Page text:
There are two things I need to disclose before you read my review of Marley & Me. One, I love dogs. And two, I don't cry at movies. I should also say I'm not one to shy away from violence in films. Blast away at human actors…blood, guts and gore don't bother me in the least. I know what I'm seeing on the screen isn't reality. There's no need for a 'no humans were injured in the making of this movie' disclaimer. I get it, and so most of the time I'm not affected by the death of a character in a movie. But make that injury or death happen to something with fur or wings and now we're entering emotionally rocky territory.
The trailer and TV spots make Marley & Me look like a cute, happy-go-lucky dog movie, but trailers are deceiving. Keep that in mind if you're going to be taking kids to see this film. There's a lot of frolicking, a lot of goofy behavior by the film's four-legged star, and definitely some big laughs at his antics, but Marley & Me also packs an emotional wallop. The film is based on writer John Grogan's experiences with his dog Marley, and if you've read Marley & Me you know where the story is headed. But kids won't know that, and the commercials and trailer really give no indication of just how hard Marley & Me is going to hit animal lovers of all ages. I know it took me completely by surprise and I thought I was prepared, although I hadn't read the book.
John (Owen Wilson) and Jenny (Jennifer Aniston) are happily married journalists who, like a lot of young couples, decide to start their family off with a dog. But Marley, named after Bob, is not your average yellow Labrador. No, Marley is actually a four-legged eating machine. Sofas are a favorite treat of his, but he doesn't mind snacking on drywall when push comes to shove. Marley's hell on paws, but John and Jenny love him.
John and Jenny aren't big into training and by the time they turn to a professional for help Marley's pretty much past the point where he wants to follow any rules. Kicked out of obedience school, Marley continues to misbehave and pretty much control the household.
As Marley grows, so does the Grogan family. Over the years as John and Jenny's brood expands with the addition of three kids, Marley settles into the big brother role – with only occasional streaks of wildness. And as Marley matures into a senior citizen dog the Grogans learn important life lessons from their furry family member.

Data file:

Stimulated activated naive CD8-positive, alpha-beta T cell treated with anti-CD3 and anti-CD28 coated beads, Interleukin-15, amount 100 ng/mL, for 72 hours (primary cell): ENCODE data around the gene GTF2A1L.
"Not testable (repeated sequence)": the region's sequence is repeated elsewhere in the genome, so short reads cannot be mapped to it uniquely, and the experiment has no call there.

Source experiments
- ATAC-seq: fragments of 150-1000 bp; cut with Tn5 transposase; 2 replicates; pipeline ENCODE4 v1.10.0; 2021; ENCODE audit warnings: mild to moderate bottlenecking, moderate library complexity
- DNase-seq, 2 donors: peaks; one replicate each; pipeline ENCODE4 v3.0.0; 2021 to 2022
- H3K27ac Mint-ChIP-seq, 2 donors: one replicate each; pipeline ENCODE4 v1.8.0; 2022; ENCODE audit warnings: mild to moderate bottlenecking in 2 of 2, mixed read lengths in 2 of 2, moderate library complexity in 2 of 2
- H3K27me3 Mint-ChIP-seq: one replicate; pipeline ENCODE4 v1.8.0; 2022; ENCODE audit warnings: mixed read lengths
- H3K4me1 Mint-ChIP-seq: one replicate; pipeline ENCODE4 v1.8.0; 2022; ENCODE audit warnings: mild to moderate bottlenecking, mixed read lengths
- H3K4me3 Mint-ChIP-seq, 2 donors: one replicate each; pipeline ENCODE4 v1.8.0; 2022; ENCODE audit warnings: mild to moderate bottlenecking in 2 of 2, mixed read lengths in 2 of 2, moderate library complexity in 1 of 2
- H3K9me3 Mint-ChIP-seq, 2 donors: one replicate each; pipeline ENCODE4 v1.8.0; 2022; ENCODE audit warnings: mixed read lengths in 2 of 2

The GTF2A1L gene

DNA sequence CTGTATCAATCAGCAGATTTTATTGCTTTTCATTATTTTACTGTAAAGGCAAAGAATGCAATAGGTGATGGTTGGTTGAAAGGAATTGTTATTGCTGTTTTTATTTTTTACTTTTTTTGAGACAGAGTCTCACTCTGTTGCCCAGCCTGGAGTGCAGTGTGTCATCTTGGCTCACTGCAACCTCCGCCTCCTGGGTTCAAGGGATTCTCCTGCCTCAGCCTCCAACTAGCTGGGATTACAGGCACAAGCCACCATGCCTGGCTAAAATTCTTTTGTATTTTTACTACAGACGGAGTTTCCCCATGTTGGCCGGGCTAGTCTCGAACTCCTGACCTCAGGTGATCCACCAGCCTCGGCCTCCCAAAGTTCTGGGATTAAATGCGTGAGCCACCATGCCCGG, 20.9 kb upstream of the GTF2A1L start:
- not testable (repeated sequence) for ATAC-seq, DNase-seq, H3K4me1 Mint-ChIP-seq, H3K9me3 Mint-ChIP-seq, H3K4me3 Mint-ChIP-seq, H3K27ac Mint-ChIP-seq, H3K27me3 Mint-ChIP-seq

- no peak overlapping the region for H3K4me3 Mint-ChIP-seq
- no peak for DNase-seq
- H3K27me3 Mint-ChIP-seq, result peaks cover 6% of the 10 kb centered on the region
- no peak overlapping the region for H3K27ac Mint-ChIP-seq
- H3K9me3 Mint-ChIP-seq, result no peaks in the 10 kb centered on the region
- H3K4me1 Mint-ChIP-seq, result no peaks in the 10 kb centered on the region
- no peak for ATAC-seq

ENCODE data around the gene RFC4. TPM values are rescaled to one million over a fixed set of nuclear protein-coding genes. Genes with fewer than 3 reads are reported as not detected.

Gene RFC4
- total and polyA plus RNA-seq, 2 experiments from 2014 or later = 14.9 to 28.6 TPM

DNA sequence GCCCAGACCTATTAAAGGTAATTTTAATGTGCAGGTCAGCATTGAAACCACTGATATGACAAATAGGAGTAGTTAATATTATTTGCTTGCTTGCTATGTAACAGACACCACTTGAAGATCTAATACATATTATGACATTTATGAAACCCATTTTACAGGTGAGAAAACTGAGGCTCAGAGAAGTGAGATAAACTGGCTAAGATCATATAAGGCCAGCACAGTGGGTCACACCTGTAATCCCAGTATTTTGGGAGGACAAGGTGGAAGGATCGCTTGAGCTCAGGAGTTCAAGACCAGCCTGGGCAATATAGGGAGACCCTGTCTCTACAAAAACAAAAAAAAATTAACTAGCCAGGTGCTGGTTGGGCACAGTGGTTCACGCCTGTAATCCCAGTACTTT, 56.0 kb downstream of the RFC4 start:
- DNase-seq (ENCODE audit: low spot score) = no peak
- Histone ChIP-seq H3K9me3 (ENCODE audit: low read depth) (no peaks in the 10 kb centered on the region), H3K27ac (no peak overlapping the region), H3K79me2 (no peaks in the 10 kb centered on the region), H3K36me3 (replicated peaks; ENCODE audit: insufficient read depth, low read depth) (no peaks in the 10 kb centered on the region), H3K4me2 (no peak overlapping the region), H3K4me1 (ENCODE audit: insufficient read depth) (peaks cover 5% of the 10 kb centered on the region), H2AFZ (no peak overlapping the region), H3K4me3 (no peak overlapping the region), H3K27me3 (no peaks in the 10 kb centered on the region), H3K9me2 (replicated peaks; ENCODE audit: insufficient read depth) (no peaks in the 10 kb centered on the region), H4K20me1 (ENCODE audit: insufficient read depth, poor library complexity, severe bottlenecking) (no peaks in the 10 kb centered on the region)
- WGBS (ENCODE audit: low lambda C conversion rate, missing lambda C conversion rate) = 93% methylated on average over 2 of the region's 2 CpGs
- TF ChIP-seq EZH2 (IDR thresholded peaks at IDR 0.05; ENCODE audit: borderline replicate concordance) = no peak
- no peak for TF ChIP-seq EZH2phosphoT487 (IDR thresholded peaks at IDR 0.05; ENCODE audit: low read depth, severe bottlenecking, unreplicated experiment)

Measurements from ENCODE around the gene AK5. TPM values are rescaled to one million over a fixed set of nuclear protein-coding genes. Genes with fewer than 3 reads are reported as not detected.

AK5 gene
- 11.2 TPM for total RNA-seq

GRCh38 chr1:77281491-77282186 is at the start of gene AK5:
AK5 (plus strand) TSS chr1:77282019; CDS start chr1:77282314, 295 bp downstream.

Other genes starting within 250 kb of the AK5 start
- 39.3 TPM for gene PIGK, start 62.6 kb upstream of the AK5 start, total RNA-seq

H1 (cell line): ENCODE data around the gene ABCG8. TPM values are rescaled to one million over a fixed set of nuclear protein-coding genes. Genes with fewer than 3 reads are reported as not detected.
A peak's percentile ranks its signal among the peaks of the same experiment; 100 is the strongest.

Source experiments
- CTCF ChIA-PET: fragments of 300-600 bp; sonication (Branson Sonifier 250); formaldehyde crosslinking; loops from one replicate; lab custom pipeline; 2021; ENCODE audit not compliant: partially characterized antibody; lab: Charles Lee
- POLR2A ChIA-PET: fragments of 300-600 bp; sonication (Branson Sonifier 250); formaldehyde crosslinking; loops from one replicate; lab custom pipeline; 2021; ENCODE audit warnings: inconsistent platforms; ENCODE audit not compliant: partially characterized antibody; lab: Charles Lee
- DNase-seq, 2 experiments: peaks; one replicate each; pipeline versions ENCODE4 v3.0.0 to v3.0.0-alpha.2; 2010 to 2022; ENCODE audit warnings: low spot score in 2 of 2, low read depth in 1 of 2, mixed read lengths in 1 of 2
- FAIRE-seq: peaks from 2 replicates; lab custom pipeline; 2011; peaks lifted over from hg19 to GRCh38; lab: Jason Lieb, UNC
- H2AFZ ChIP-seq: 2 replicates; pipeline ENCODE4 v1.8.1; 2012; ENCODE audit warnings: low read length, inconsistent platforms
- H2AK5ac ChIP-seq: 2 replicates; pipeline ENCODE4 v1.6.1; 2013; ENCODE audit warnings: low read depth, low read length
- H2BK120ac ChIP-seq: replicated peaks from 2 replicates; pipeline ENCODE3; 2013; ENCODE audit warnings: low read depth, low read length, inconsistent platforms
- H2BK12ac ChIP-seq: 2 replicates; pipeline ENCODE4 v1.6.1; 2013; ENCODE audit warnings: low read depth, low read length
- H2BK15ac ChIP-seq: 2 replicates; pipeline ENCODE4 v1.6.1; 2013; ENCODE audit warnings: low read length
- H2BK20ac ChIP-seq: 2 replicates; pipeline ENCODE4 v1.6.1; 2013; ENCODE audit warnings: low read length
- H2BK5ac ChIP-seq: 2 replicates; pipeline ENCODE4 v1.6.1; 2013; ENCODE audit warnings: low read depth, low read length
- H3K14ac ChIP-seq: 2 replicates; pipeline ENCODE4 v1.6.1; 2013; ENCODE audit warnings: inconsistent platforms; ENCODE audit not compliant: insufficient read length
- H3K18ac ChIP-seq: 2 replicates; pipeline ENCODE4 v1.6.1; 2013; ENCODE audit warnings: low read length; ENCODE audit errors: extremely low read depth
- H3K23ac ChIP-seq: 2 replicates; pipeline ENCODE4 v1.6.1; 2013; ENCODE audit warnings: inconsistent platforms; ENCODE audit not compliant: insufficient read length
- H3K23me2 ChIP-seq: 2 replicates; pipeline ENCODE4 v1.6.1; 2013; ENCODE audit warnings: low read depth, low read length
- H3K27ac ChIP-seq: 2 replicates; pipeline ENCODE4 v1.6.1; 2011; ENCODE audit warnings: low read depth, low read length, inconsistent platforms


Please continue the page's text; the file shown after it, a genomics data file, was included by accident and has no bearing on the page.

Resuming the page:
The Bottom LineMarley & Me may not work for those who've never succumbed to the charms of a dog, but for anyone who has ever had a canine companion this movie's for you. Marley & Me is sweet, has a lot of heart, and best of all it features not only an adorable dog (actually there were nearly 2 dozen dogs used in the film) but also great performances by Marley's two-legged co-stars and a more realistic look at married life than most cinematic offerings. Their fights feel genuine. Their conversations about ordinary marital matters aren't forced, and Aniston and Wilson are totally believable as a married team facing life's ups and downs. It's one of the best portrayals of an average married couple I've seen in a decade.
Marley & Me grabs you from the opening moments and never lets go. Bring a tissue. Scratch that – bring a box of tissues. Marley & Me is a real tearjerker. I honestly believe you'd have to have a heart of stone not to fall in love with Marley & Me.
Marley & Me was directed by David Frankel and is rated PG for thematic material, some suggestive content and language.
Theatrical Release Date: December 25, 2008